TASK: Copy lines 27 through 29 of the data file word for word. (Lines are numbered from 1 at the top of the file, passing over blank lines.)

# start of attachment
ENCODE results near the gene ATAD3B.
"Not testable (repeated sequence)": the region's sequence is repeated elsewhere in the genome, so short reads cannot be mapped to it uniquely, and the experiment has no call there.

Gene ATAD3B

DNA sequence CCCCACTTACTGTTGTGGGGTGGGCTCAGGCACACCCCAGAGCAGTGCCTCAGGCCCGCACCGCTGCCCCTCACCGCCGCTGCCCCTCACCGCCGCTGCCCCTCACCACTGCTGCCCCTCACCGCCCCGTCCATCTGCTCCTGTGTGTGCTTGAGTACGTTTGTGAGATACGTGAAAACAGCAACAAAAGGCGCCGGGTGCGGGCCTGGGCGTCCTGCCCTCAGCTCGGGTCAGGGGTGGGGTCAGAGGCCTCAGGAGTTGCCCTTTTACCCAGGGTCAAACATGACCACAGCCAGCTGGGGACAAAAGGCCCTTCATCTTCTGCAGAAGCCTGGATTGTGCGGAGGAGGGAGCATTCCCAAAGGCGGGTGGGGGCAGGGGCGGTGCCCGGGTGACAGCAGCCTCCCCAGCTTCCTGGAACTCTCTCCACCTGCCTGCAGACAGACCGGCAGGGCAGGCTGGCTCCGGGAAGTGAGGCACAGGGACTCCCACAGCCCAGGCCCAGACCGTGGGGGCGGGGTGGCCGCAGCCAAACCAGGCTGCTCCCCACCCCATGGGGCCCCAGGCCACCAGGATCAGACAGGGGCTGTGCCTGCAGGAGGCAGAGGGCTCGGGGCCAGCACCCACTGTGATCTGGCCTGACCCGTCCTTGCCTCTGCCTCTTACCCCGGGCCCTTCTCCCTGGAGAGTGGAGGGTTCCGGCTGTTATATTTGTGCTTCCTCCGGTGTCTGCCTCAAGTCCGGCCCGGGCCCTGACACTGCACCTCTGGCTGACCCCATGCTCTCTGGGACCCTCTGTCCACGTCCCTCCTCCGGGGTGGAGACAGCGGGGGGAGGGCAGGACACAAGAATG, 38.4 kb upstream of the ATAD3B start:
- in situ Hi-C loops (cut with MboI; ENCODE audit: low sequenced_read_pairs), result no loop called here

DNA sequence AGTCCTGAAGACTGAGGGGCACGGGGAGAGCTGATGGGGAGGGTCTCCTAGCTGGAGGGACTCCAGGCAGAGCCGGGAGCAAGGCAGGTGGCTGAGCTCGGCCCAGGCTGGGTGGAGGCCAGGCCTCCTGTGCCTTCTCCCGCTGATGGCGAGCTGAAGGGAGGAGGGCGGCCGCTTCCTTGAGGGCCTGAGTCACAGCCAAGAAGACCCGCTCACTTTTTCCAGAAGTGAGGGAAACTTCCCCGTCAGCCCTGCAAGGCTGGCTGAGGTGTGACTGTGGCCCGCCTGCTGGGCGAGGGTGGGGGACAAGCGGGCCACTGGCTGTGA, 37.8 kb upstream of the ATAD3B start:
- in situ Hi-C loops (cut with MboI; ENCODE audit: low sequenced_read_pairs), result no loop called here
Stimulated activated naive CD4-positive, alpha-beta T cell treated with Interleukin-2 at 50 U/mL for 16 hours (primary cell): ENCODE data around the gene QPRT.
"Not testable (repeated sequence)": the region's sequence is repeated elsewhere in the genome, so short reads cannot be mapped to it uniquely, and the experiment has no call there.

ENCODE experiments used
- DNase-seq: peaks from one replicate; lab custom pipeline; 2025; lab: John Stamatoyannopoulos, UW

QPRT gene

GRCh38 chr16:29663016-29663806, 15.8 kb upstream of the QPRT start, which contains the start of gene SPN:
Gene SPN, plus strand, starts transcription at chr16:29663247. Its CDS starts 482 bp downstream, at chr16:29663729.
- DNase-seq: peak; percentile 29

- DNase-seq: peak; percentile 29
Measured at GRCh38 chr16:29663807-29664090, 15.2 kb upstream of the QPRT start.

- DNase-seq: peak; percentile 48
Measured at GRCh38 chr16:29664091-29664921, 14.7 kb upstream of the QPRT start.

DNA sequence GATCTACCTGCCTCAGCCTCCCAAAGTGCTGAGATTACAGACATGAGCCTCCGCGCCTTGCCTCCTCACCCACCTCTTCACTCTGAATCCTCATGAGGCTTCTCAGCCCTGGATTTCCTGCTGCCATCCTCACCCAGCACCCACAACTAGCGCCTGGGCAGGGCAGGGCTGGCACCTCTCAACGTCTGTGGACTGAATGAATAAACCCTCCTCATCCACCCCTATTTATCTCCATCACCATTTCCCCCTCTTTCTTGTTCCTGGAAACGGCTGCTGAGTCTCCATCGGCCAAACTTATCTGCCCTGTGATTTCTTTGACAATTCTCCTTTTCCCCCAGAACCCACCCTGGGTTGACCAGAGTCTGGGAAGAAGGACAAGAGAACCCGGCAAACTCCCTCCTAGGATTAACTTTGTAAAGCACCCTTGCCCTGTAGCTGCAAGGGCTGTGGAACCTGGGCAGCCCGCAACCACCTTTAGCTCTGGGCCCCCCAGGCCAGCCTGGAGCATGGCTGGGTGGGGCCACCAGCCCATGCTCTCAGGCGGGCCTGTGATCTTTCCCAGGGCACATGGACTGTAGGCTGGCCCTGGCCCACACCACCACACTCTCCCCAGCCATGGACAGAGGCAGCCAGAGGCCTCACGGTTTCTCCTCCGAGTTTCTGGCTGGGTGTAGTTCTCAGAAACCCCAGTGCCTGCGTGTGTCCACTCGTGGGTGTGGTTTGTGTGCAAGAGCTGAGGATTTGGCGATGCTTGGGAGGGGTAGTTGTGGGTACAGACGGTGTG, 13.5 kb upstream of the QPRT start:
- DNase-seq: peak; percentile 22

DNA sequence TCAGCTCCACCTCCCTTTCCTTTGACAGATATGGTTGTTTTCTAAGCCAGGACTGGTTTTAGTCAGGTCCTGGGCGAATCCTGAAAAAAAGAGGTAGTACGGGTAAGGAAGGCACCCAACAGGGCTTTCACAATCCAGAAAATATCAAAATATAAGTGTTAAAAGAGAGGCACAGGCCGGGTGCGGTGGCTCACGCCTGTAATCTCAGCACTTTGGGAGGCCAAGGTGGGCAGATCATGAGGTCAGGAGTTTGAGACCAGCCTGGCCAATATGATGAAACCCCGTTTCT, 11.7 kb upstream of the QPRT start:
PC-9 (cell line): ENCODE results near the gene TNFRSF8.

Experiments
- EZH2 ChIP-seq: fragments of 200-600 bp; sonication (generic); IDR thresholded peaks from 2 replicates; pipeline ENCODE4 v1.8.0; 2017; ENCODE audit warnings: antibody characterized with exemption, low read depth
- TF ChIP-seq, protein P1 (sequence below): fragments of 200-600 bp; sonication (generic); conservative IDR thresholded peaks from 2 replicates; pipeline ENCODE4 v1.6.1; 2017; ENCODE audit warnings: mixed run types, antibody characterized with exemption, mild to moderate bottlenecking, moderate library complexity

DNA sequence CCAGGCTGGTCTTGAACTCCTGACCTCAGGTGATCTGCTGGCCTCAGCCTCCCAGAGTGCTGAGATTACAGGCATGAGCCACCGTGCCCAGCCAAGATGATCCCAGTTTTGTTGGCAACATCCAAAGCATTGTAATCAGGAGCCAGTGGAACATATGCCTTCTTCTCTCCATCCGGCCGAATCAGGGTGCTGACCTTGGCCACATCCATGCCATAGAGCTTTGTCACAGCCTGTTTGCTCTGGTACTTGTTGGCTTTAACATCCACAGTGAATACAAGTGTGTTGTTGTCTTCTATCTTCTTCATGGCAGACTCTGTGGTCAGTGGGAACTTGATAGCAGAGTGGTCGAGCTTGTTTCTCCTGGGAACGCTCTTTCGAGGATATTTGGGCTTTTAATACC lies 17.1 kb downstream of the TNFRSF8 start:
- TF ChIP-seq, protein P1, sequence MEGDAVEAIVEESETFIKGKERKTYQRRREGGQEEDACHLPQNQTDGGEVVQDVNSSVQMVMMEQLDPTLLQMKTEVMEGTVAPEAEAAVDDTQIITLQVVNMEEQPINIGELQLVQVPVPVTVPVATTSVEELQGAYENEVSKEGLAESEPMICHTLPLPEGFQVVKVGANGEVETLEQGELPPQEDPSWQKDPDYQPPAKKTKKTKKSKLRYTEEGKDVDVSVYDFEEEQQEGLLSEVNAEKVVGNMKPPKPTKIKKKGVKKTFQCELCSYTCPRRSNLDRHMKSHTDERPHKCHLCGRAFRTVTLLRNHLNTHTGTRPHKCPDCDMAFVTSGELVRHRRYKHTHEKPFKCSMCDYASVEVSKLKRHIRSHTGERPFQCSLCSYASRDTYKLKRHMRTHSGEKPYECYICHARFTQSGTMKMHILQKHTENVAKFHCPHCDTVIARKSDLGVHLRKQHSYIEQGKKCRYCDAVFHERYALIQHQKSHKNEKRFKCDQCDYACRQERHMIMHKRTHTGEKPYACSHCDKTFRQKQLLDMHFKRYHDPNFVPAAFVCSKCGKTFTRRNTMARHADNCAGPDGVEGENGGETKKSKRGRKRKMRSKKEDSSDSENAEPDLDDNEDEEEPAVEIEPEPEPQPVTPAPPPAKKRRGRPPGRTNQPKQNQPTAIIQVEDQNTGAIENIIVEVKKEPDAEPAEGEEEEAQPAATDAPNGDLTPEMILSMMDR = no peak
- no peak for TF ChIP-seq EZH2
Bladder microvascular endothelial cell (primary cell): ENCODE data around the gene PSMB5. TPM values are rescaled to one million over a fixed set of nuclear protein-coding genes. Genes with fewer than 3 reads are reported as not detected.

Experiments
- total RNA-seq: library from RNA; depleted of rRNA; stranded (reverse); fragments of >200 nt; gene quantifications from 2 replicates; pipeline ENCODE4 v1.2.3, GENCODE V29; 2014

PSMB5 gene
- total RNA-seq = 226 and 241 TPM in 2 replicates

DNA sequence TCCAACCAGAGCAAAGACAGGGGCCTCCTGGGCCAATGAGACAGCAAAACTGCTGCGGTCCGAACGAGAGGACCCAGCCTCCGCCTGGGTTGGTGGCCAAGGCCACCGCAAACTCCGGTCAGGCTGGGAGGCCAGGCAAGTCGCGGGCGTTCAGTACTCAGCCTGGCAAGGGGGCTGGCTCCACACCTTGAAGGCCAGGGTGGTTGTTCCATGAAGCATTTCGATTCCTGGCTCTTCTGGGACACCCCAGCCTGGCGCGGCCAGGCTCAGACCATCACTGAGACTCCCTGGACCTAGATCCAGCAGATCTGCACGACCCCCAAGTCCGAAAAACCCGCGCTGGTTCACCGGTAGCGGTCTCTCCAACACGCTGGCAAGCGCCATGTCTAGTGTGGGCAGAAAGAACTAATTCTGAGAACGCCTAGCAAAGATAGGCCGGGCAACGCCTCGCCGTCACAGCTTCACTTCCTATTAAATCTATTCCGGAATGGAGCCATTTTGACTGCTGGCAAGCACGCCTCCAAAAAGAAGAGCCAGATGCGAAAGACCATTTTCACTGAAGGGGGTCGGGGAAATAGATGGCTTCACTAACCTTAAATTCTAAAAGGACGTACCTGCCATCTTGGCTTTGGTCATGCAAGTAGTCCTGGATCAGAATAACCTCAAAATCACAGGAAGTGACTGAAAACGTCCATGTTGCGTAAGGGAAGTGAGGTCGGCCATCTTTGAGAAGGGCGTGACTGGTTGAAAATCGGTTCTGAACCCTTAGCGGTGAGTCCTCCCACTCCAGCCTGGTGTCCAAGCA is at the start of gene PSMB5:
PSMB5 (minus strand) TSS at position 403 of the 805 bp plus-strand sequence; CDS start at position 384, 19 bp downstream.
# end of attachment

DNA sequence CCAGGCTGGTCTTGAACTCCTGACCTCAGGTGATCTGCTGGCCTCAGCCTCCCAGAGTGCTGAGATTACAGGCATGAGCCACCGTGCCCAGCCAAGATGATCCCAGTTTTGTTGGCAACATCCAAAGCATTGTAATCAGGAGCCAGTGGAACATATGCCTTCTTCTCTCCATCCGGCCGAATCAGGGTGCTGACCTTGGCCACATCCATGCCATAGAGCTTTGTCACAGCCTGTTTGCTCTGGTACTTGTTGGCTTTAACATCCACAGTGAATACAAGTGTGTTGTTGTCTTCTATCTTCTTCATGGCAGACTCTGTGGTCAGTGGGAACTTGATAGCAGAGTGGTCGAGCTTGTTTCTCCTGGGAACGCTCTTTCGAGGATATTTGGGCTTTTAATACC lies 17.1 kb downstream of the TNFRSF8 start:
- TF ChIP-seq, protein P1, sequence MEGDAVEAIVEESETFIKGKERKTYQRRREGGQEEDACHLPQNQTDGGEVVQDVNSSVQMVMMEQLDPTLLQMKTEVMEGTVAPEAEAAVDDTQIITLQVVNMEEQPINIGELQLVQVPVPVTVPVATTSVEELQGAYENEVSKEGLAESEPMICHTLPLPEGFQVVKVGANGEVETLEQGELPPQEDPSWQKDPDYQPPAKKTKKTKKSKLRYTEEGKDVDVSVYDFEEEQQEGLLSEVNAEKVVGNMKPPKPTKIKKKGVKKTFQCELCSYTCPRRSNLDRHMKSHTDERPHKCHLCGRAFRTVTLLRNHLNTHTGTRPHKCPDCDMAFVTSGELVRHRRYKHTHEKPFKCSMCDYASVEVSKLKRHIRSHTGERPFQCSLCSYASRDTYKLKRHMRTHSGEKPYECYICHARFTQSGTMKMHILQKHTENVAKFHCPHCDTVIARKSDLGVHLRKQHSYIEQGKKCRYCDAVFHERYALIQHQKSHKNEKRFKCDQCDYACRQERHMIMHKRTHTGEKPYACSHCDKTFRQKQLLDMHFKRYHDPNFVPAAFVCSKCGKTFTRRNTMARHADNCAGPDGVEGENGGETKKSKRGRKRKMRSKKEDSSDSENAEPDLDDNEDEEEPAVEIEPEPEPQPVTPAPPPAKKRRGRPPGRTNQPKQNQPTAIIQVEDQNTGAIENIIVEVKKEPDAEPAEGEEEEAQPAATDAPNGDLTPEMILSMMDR = no peak
- no peak for TF ChIP-seq EZH2